26 November 2015


Each of the nine pockets are to be filled ie 1 something in the first pocket, 2 somethings in the second etc.  I had Graphic 45s "Twelve Days of Christmas" paper and stamps, so that was easy!  And so was taking a shabby chic style.  I'm pleased with how it came out and I'm doing another with Graphic 45s "A Christmas Carole".

The front;

The back;

The box;

23 November 2015

Holiday Pocket Letters (2)

That post was getting a bit long so here goes the second batch.

"Retro" - I seem to have a "model" underway.  A banner across the top, front pockets filled with embellishments.

The back - the pockets are filled with vintage style images, which are not affixed and can be used and an envelope for the "letter".

A custom made box to contain the letter and mail it.

"Starlight Mints"  - the front pockets filled with embellishments, a tag and a banner across the top.

The back pockets are filled with vintage image gift tags and an envelope is attached to contain the "letter".

I really do love creating the custom box to contain my "Pocket Letters", a special touch.

Holiday Pocket Letters

Are you doing "Pocket Letters" yet?  I just recently discovered them and of course I'm in full production :)  "Pocket Letters" are a mix of pen pal and artsy/crafty fun.  Check out Janette Lane's tutorials and her  "Pocket Letter Pals"  site.

Here are a few that I have done for swaps.

"Santa" - the front, all of the pockets are full of embellishments for my swap partner to use, the banner is attached to the outside,

and the back pockets which I have filled with vintage image gifts tags and and attached envelope I made for the "letter".

I like to make a custom box for the folded "Pocket Letter".

"Krafty Christmas" - the front, again filled with an assortment of embellishments, a banner attached across the top (pop dots)

and the back pockets.  Here I used a single sheet of paper that I have simply cut and and left in order to recreate the "scene".  Again an envelope is attached to hold the "letter".

A custom box to contain the letter.  Do a Youtube search to find several variations on creating the box.

10 August 2015


We have had a white and gold, large oval mirror for a number of years, it came from Bob's mum.  It's been in the back of my mind for years to give it some colour.  This was so easy!  It literally only took a few minutes with little drying time.  And I LOVE it!

You can see the original finish, I'm using Annie Sloan's "Antibes" in a thin wash over the top of the original finish.  No prep except to dust it off!

Yes I had a moment!  But I knew I could change it up if this turned out bad :)

On goes the "Dark" wax (Annie Sloan) with my wax brush barely moist with paint thinner, I call this a wax wash.  It is so easy to take this down with a soft cloth and repeat until you get the look that speaks to you!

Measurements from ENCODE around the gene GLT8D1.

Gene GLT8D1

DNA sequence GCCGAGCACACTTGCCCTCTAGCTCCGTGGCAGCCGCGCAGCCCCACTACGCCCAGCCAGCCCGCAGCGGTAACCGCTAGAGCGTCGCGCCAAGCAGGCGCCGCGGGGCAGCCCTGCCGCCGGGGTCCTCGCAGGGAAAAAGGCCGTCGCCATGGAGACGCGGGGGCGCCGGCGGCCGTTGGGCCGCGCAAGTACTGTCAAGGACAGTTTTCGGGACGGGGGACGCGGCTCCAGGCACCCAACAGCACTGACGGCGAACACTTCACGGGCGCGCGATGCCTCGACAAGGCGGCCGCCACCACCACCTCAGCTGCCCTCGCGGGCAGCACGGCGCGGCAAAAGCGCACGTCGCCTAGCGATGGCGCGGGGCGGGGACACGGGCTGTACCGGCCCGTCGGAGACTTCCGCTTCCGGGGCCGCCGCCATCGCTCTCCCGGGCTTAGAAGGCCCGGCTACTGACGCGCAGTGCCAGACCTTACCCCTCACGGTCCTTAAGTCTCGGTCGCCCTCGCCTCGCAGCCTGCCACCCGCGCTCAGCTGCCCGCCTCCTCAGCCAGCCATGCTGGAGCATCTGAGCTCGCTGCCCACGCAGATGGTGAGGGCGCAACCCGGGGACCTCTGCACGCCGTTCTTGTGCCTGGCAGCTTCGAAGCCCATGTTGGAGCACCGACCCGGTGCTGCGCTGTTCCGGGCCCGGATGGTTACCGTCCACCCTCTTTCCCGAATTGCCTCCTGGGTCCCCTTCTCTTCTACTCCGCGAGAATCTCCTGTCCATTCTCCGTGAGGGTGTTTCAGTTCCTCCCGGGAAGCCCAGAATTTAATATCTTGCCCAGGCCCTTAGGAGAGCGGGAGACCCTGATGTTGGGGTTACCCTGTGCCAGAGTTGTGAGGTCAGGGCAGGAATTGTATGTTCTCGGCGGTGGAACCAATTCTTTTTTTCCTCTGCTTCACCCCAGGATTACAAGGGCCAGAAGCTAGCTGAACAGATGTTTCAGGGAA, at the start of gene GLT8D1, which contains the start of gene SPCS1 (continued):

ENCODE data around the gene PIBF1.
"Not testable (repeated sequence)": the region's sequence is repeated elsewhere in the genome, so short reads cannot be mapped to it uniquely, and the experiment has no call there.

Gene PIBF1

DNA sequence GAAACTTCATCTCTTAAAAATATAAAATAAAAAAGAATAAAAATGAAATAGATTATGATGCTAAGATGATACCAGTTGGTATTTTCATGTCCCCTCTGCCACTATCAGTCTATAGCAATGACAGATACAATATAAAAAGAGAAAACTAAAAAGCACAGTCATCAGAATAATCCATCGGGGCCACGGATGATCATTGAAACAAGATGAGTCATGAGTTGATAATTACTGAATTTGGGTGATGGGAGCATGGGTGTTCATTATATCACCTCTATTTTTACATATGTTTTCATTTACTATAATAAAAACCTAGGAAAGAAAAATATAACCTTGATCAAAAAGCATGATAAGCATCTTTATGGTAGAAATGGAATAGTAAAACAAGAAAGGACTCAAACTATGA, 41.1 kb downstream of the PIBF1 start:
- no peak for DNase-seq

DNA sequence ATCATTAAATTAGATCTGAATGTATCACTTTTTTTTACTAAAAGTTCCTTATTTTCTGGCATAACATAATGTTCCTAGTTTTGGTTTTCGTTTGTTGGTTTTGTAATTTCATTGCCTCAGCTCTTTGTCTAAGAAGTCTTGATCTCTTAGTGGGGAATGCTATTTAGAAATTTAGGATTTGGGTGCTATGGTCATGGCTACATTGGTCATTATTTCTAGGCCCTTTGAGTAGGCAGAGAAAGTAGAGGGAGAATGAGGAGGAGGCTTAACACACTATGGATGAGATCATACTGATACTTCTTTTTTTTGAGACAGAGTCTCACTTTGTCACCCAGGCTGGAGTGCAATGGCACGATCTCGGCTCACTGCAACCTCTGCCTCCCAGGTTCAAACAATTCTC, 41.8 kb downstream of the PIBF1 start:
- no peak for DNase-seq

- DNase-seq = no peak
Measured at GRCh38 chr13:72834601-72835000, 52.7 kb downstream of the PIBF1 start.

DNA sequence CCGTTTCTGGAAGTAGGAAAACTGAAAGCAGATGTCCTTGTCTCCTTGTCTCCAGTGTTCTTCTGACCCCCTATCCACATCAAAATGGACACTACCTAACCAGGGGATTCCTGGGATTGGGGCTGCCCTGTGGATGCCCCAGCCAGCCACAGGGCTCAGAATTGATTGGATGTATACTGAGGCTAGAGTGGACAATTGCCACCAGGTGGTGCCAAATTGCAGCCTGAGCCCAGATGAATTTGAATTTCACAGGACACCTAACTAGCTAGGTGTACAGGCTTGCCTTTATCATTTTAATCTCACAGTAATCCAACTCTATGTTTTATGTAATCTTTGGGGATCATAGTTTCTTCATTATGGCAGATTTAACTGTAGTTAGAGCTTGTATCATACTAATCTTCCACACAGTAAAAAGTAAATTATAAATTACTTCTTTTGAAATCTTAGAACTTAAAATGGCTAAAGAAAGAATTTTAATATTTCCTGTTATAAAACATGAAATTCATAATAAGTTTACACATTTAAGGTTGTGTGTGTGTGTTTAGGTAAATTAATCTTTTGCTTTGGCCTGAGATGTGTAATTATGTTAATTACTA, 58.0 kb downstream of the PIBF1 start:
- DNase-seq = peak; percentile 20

I rubbed and buffed the wax wash and it was finished.  I'm tickled with the outcome!  The colours and textures bring to mind "Art Nouveau".

6 August 2015


Bob pulled this little lingerie chest out of his stash, he thought it might be useful for me to store my beading and jewelry supplies in.  Perfect!  I was really excited about this little treasure.  Vintage mid-thirties to mid-forties, finely crafted of limed oak veneer with bent cedar constructed drawers.  There are several Canada Cabinets and Furniture labels and a Wilson Furnishings stamp all which I have left.

Character building traits included a few stains on the stop, some small nibbles into the edges of the veneer and several nail holes (?),  A perfect candidate for a chalk painted finish.  I've developed my own technique for this finish, after taking a class using Annie Sloan products at The Attic Door Vintiques in Centralia WA.  I have tried a few other products but have stuck with the Annie Sloan lines.  Minimal prep, minimal drying time - my kind of furniture revival!

To create the "beachy" look I wanted, I used "Cream" for the base, "Provence" for the wash on top of that and a "Dark" wax wash for the final finish.


Other than a quick wipe down for dust there is no other prep!  One coat of  "Cream" done with a moist but not dripping brush.  Go over it with a bit more water until you are happy with the look.  It is worth investing in the brushes both for paint and wax, it takes a lot less time and you will be happier with the results.

The second wash, using the same moist brush technique, in "Provence" has been done on top of the "Cream" wash.  I waited 30 minutes between the first two washes.  For the "Dark" wax wash I dip a wax brush into a bit of paint thinner, tamp most of that out with a soft cloth and pick up some of the wax.  Brush onto the surface and wipe back with a dry soft cloth.  I could have "Clear" waxed over the first two steps and that would have been fine but I wanted a more beach worn look.  The paint thinner creates a bit more texture in the layers, not a crackle exactly but more like fine wrinkles.  As with all of the washes it is easy to repeat the steps until the result is as light, dark or grainy as you want.

A peek at the drawers, which I am in love with!  I nourished the cedar with "Feed-N-Wax" by Howard.  Love that stuff and use it on everything :)